The Crazy House is so weird it almost defies description. It is equal parts carnival funhouse, hotel, and architectural showpiece. If Doctor Seuss, Anthony Gaudi, and Salvador Dali got together to drop acid and listen to some Primus, this is probably what they would come up with. We spent over an hour there exploring the rooms, walking the curved bridges, climbing to the top of the towers, ducking through winding tunnels, and trying to squeeze past tourists in the narrow staircases. It was very neat and we’ve never seen anything quite like it. The folks on Clifton Hill in Niagara Falls would drool over this quirky monstrosity.

We walked into the city centre and found a gigantic market selling everything from pastries to fish heads to fidget spinners. Stella found herself a pair of flashy sneakers and Magnus talked me into buying a credit card knife, after his mother told him he really shouldn’t be buying any more knives. It looks like a credit card, and fits in your wallet, but folds into a small knife, perfect for cutting baguettes or slicing tomatoes or fighting off rabid monkeys – an excellent backpacker tool.

The town was indeed hilly, but the temperature was perfect for walking so we explored many streets of Dalat. At one point we found a scooter that had a mobile bird store loaded on it. There must have been twenty bird cages, full of birds of all varieties. There didn’t seem to be much tourist infrastructure here, and we did not see many Westerners at all, although I suspect there were probably many Vietnamese tourists here. We started looking for a place to grab a snack and had to walk for quite some time to find something suitable. At times it felt like we were missing something, like maybe going in endless circles around the true town centre, but never finding it. We did finally find one street that had a series of interesting places – art galleries, adventure tourist shops, bars and restaurants, so perhaps that was the street we were looking for. The restaurant we ate at was very good and the server was incredibly friendly.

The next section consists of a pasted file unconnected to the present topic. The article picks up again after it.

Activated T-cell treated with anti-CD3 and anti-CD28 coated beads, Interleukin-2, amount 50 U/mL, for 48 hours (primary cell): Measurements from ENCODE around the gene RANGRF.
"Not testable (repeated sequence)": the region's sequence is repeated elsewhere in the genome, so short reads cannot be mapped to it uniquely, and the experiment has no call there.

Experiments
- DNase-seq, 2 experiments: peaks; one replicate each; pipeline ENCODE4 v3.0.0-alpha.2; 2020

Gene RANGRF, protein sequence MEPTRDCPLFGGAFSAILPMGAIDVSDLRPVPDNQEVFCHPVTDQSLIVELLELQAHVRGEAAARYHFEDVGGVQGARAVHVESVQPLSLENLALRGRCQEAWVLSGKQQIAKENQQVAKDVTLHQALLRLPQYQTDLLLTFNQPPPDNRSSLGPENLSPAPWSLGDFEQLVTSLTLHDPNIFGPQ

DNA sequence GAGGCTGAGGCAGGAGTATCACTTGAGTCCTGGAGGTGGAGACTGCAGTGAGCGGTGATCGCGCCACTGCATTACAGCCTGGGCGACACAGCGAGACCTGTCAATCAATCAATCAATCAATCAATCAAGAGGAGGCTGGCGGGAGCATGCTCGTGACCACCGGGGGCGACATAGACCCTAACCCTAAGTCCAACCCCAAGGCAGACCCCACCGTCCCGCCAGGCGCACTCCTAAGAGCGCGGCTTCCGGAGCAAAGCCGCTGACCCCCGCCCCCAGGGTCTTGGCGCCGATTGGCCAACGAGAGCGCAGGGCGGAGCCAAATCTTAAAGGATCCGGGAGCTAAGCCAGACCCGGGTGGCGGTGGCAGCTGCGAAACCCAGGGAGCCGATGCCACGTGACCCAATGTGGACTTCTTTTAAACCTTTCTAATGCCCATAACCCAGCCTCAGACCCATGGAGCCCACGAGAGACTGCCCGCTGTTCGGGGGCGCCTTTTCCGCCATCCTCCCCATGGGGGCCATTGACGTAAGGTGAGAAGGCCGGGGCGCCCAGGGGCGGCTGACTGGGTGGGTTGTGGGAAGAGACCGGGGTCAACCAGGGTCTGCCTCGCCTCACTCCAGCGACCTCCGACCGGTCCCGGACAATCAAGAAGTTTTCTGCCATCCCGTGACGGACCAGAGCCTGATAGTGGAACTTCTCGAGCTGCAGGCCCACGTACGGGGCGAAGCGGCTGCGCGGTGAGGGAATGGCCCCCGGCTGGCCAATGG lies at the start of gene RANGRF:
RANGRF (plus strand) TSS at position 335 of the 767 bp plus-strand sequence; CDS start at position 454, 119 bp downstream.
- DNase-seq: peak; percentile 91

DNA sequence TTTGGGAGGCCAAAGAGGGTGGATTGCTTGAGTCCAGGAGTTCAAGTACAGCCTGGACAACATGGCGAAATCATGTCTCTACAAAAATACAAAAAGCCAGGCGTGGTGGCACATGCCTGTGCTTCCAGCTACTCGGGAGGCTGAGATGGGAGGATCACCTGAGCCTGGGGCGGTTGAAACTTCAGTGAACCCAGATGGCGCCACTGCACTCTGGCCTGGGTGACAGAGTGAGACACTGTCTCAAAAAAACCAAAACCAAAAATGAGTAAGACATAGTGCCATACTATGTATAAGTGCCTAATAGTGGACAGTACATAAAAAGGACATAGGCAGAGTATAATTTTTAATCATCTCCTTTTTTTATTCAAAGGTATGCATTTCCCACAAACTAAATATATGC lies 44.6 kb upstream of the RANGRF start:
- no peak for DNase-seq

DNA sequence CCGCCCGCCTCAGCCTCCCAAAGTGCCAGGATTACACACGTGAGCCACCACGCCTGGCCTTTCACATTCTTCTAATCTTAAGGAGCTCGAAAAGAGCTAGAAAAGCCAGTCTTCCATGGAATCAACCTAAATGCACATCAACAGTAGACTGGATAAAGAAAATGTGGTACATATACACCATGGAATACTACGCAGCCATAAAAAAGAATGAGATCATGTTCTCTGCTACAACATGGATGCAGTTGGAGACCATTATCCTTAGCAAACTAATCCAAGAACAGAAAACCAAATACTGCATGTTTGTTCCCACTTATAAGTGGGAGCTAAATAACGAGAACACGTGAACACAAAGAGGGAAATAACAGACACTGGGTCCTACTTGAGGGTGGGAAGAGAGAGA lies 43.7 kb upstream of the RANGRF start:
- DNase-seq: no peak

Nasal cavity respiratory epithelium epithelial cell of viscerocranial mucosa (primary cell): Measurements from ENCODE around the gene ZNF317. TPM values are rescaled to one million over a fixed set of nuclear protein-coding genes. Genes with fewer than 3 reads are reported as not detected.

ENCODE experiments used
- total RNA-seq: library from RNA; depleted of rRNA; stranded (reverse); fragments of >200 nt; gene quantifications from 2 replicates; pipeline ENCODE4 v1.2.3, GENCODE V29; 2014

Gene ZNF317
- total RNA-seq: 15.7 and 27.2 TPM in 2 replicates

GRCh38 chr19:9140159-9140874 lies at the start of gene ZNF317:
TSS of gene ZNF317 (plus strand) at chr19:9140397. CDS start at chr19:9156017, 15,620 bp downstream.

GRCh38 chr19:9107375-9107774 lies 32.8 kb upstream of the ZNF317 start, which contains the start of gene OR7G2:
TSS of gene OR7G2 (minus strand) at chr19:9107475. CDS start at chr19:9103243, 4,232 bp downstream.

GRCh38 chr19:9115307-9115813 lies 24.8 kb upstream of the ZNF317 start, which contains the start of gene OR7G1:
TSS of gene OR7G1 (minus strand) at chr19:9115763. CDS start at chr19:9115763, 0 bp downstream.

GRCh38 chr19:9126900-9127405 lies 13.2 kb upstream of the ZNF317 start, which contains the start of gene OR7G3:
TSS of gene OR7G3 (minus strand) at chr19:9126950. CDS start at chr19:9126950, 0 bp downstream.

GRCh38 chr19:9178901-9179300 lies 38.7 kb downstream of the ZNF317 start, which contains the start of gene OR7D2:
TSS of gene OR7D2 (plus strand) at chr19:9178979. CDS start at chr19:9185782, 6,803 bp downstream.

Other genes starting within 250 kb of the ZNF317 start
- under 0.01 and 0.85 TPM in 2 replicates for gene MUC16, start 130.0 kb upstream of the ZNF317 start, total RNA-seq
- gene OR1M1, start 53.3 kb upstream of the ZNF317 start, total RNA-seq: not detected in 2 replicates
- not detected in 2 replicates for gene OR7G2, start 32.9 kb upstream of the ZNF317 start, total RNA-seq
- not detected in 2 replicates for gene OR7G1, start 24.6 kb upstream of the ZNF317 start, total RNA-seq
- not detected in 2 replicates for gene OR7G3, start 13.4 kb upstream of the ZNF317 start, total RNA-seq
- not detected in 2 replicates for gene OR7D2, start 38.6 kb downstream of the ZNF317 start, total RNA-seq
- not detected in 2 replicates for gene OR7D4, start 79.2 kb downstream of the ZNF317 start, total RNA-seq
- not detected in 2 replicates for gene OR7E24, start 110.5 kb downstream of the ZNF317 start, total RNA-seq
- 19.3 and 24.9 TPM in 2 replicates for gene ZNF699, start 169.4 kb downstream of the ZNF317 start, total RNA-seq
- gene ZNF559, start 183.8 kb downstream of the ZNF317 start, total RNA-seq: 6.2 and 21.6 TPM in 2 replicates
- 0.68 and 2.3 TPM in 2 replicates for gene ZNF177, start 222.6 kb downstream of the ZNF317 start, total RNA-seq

Although it was not even 7 pm, we decided to take a taxi back to the hotel to book a day trip for tomorrow and our onward bus tickets. As usual, the friendly man at reception was extremely helpful, and within a few minutes we had our day trip booked, bus tickets and seats reserved, breakfast ordered for the following morning, and the entire lot including our hotel room paid for. He also asked if we had any Canadian coins as he was a coin collector, so Ana dug through her wallet and found a single toonie ($2 Canadian coin) and gave it to him, despite his protests to pay for it.

So after our first day in Dalat…we’re not entirely sure about this place. Let’s see how it goes tomorrow.